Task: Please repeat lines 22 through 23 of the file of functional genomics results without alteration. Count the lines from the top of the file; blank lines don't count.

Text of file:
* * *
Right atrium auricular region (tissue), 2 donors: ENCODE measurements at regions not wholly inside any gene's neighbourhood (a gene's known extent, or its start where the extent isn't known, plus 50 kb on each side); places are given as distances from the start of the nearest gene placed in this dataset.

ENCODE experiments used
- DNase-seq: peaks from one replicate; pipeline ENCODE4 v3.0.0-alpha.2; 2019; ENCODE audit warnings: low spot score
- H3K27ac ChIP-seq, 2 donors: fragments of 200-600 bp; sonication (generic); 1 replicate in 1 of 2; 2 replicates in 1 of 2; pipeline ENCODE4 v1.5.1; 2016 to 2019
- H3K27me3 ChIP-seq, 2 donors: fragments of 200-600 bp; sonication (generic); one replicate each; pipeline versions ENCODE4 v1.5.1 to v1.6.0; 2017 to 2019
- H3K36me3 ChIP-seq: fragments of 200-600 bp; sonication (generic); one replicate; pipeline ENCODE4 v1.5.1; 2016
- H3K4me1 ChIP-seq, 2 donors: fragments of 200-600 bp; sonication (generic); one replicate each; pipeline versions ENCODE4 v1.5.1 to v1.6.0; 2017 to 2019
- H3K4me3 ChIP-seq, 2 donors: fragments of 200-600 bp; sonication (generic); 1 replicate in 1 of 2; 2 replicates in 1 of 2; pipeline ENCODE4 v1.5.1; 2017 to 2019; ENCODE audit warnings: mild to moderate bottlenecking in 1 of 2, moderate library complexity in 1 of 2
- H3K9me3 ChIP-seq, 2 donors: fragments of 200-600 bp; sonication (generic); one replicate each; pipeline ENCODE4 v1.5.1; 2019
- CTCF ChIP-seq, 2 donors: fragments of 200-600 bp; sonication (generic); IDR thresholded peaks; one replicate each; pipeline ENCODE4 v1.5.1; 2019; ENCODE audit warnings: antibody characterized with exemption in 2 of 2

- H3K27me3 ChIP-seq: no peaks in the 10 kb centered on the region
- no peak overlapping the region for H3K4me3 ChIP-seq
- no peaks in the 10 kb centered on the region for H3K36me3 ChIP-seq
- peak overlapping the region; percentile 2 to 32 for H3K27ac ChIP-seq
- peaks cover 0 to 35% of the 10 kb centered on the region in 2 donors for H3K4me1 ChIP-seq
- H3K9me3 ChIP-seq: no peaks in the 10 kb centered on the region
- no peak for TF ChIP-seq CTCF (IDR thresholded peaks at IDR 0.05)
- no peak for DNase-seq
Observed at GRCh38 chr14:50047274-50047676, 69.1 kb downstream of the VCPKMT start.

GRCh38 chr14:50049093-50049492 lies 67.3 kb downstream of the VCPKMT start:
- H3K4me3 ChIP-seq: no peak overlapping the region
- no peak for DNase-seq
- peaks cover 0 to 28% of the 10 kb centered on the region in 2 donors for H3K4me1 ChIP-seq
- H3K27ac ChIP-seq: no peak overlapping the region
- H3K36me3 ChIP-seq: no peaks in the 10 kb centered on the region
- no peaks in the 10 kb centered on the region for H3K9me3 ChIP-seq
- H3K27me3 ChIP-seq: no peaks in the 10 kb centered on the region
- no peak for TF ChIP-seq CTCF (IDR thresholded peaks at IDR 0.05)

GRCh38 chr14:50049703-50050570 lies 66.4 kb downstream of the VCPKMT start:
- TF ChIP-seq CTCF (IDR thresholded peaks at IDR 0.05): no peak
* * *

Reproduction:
- no peak for DNase-seq
- peaks cover 0 to 28% of the 10 kb centered on the region in 2 donors for H3K4me1 ChIP-seq